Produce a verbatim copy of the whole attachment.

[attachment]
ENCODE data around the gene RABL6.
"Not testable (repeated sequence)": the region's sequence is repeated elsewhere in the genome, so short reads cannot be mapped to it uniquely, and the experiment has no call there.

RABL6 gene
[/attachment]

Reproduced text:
ENCODE data around the gene RABL6.
"Not testable (repeated sequence)": the region's sequence is repeated elsewhere in the genome, so short reads cannot be mapped to it uniquely, and the experiment has no call there.

RABL6 gene